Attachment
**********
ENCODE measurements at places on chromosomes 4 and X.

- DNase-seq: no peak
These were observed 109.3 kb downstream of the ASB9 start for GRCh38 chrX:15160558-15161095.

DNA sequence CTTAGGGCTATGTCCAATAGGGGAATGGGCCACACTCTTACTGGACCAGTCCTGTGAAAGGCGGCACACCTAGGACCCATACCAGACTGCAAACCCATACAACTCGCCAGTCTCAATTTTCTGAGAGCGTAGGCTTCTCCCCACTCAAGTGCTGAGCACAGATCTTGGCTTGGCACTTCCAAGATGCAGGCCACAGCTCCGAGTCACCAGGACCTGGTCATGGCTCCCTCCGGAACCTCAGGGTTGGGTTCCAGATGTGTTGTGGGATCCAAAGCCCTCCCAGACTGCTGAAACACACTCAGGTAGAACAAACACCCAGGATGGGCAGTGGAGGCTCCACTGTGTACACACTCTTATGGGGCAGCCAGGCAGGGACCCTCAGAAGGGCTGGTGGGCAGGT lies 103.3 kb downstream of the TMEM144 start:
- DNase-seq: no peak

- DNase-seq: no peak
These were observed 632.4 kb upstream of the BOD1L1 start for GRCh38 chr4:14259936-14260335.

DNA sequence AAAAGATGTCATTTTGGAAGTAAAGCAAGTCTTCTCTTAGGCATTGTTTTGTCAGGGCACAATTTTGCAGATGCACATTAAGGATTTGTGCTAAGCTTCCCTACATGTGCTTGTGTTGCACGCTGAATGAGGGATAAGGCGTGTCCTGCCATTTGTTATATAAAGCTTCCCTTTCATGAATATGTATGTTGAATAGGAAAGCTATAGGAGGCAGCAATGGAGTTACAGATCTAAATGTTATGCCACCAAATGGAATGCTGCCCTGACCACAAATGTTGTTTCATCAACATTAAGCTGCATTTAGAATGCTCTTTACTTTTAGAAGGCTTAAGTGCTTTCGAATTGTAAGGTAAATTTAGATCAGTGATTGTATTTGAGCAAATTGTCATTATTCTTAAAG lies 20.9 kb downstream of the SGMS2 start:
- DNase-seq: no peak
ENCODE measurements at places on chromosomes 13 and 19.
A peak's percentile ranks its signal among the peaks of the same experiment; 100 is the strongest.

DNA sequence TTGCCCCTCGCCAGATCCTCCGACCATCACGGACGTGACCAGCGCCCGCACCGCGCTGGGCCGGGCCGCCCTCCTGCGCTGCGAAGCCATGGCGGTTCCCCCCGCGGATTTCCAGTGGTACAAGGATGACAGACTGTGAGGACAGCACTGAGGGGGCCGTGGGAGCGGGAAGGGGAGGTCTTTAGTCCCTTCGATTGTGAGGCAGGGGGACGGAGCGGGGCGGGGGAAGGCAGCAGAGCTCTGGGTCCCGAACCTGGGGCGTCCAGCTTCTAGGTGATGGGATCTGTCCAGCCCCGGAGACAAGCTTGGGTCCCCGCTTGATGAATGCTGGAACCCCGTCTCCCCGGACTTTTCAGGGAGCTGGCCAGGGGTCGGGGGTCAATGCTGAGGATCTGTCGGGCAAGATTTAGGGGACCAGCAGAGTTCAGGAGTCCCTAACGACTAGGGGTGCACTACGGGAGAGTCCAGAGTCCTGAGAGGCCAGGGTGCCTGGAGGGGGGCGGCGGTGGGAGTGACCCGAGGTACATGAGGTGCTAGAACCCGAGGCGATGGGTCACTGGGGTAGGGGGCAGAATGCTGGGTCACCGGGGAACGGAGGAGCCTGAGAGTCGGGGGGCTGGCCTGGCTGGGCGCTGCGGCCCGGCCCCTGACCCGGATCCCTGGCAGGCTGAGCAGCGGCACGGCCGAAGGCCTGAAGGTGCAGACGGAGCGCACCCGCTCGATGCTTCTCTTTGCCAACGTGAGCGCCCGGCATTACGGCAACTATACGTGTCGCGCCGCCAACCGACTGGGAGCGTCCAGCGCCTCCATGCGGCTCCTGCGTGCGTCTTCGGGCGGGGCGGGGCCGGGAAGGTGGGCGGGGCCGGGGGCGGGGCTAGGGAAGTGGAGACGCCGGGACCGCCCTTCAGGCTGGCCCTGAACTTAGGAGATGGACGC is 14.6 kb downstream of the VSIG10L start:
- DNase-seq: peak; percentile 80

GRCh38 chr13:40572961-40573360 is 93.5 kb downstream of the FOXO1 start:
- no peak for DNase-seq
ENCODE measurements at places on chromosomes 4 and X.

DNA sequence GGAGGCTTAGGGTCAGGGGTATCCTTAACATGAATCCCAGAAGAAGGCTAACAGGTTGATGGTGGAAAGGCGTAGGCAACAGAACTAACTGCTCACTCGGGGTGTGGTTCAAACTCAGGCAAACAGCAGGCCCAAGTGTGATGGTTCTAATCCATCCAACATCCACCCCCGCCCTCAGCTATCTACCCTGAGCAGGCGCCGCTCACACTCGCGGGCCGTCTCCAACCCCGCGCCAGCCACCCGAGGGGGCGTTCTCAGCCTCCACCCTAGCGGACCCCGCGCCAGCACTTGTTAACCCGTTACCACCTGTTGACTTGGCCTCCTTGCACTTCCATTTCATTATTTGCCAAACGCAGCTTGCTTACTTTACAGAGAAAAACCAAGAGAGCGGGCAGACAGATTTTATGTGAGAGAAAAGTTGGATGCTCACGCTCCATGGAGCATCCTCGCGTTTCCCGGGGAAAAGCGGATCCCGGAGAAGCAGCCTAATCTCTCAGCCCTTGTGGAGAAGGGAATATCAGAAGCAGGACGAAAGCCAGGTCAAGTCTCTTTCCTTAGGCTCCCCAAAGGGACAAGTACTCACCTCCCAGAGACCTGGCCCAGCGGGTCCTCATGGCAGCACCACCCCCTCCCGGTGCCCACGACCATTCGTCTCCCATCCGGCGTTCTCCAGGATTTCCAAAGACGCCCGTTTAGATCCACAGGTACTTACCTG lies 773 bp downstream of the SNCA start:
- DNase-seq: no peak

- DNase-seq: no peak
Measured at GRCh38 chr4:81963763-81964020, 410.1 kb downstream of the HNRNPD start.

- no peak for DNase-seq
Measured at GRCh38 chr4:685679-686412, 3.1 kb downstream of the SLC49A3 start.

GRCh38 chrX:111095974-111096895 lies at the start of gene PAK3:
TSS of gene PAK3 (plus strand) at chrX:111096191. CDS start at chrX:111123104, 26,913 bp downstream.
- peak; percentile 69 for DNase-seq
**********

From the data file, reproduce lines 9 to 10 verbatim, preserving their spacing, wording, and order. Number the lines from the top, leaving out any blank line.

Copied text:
- DNase-seq: no peak
ENCODE measurements at places on chromosomes 13 and 19.